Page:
Of these 212 chemicals, a few stand out. Some of the more common chemicals found in the U.S. population include polybrominated diphenyl ethers (PBDEs) (used as a flame retardant), Bisphenol A (BPA) (used in plastics and resins), perchlorate (used in explosives and fireworks) and perfluoroalykl substance chemicals (PFAS) (used to make carpets and clothing stain resistant and non-stick cookware). Mercury exposure is highlighted in the Fourth Report, which shows total blood methyl mercury (which comes primarily from eating seafood) levels increase with age, but decline after age 50. The report also looked at various forms of arsenic, to determine which forms adversely impact human health.
The report notes a dramatic decline in environmental tobacco smoke in non-smokers. Levels of cotinine (a marker of tobacco smoke) in non-smokers dropped 70 percent from earlier reports, showing public health efforts to reduce exposure to tobacco smoke successful. Cotinine is a metabolite of nicotine, which is commonly found in smokers but should not be found in non-smokers, unless they inhale environmental tobacco smoke.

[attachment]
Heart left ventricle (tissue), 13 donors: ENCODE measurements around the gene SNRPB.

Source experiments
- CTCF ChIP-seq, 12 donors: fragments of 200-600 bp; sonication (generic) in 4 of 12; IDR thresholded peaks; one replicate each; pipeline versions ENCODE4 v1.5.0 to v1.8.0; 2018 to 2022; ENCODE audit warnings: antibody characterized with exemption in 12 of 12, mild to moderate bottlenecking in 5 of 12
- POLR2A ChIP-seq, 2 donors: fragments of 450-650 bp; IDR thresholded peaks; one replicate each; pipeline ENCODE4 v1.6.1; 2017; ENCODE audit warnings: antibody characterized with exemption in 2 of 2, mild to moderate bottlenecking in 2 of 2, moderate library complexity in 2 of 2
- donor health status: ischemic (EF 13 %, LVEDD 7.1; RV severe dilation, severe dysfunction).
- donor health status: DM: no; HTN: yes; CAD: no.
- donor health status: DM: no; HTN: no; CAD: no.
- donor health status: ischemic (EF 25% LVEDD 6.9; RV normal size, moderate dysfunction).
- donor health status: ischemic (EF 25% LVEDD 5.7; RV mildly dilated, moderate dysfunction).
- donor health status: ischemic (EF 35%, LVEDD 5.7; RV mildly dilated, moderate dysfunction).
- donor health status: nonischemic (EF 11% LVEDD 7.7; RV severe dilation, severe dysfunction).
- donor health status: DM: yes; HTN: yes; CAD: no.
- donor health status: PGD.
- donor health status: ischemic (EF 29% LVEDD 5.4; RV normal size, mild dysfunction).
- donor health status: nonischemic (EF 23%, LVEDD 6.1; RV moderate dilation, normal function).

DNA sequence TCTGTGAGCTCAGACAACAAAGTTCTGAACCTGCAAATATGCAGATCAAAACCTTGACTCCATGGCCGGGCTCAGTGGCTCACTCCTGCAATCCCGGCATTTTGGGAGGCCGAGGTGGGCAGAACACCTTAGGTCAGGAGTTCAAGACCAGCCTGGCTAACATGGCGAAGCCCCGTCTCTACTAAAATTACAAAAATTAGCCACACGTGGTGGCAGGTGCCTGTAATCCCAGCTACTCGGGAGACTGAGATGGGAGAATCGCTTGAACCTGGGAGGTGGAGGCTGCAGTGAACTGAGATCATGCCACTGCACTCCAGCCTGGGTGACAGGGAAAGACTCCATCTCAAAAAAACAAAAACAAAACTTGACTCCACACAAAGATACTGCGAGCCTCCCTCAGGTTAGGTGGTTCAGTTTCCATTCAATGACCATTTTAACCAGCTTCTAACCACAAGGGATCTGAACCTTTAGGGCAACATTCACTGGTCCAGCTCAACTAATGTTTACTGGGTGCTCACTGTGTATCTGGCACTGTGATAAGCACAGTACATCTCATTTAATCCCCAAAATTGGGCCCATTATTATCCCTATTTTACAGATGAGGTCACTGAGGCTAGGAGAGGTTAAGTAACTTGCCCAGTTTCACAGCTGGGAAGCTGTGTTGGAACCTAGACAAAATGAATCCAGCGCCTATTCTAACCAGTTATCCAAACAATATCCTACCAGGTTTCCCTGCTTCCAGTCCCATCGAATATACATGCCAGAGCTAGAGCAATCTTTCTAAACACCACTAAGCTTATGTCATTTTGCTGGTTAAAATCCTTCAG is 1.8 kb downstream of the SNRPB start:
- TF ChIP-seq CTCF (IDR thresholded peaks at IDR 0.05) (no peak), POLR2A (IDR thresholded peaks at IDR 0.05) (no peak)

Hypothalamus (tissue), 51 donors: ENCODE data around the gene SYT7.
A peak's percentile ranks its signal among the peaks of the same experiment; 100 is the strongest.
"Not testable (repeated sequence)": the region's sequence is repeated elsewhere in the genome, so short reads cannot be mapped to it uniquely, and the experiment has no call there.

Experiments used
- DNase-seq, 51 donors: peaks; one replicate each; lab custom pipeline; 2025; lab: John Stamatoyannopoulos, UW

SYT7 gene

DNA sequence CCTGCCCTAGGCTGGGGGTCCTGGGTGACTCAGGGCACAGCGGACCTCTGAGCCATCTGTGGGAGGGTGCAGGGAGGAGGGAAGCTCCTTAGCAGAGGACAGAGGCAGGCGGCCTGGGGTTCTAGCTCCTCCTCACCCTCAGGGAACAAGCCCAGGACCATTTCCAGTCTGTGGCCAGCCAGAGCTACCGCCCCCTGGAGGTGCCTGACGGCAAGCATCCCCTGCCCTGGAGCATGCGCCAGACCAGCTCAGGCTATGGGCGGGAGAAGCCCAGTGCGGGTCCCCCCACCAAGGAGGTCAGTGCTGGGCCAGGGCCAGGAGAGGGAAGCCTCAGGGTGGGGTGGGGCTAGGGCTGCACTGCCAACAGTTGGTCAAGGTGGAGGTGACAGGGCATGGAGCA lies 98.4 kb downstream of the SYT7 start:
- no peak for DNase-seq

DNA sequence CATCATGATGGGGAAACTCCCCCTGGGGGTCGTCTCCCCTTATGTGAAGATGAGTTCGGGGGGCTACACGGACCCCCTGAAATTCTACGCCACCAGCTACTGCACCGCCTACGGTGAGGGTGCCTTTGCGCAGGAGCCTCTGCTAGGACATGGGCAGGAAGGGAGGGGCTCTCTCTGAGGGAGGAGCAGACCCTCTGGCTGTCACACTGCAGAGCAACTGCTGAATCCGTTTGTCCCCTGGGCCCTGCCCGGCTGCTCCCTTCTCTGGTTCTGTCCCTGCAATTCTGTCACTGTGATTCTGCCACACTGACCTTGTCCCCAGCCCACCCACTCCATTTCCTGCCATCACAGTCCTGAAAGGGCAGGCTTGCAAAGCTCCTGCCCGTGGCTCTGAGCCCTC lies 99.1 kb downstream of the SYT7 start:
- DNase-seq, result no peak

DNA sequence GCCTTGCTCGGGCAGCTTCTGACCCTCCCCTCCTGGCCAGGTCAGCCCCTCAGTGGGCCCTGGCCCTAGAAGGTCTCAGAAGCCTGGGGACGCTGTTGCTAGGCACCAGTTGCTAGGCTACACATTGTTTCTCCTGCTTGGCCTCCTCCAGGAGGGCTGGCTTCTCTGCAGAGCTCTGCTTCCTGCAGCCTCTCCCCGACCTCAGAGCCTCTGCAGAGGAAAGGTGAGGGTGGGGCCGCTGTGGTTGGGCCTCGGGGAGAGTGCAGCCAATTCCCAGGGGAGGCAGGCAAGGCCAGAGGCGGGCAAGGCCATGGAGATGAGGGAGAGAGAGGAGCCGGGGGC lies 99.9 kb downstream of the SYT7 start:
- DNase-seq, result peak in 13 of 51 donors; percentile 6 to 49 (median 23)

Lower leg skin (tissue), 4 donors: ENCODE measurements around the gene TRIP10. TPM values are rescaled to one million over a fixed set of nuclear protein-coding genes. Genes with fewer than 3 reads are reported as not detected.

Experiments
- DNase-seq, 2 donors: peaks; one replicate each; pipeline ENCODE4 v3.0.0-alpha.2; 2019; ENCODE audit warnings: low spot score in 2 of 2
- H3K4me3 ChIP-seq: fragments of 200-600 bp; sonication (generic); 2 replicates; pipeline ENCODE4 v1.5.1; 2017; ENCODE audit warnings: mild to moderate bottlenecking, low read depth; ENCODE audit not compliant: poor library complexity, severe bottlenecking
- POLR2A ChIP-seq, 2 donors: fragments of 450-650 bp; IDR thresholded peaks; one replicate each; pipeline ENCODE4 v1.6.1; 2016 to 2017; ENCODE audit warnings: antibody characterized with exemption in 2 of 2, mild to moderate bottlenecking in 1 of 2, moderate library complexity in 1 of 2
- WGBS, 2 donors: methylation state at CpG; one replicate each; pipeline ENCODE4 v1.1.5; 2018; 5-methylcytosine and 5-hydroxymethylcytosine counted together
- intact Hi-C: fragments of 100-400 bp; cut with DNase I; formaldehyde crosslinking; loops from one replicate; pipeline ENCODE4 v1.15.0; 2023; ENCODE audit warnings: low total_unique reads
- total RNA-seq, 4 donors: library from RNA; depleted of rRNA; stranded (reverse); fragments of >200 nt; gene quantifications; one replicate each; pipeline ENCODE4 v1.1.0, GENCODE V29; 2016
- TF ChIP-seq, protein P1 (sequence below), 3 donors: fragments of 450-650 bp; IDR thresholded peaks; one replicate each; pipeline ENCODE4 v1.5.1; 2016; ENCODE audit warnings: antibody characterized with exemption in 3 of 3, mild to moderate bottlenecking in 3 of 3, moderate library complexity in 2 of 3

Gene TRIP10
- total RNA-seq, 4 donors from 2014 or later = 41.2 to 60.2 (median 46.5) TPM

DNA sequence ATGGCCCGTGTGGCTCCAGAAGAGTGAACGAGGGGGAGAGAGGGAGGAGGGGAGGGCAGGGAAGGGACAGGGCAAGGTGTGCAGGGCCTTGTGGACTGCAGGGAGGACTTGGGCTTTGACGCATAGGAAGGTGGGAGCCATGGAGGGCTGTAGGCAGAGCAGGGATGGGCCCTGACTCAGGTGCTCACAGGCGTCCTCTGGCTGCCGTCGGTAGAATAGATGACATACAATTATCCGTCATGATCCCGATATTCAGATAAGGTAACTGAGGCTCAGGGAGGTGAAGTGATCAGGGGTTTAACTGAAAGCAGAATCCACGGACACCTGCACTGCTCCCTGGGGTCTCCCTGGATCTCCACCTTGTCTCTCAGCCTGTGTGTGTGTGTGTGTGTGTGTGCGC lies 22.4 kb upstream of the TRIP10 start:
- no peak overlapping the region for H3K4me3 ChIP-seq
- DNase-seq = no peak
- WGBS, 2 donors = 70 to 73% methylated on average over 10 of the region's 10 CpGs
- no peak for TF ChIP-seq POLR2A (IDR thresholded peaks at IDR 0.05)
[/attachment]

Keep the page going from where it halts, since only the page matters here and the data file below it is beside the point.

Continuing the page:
NHANES is a national survey, not a regional or state-based survey. Its findings are designed to reflect exposures in the nation overall, rather than individual counties or states. Producing accurate estimates at a state or local level would require a much larger and very different sample design. Consequently, results might not be comparable to other states or localities or allow examination of trends in chemical exposures.
To produce individual state NHANES data, states would need to conduct biomonitoring assessments statewide or in communities or groups where chemical exposure is a concern. State biomonitoring programs can produce state- or community-specific exposure data that can be compared to results in CDC’s exposure report. By comparing state biomonitoring data against the NHANES, states could determine whether a person or groups of people have an unusually high (or low) exposure to a chemical or environmental health threat.
National Exposure Report defines an environmental chemical as a chemical compound or chemical element present in air, water, food, soil, dust, or other environmental media, such as consumer products. Blood and urine levels reflect the amount of the chemical that actually gets into the human body from the environment (internal dose). Either the chemical or its metabolite is measured. A metabolite is a substance produced when body tissues chemically alters the original compound.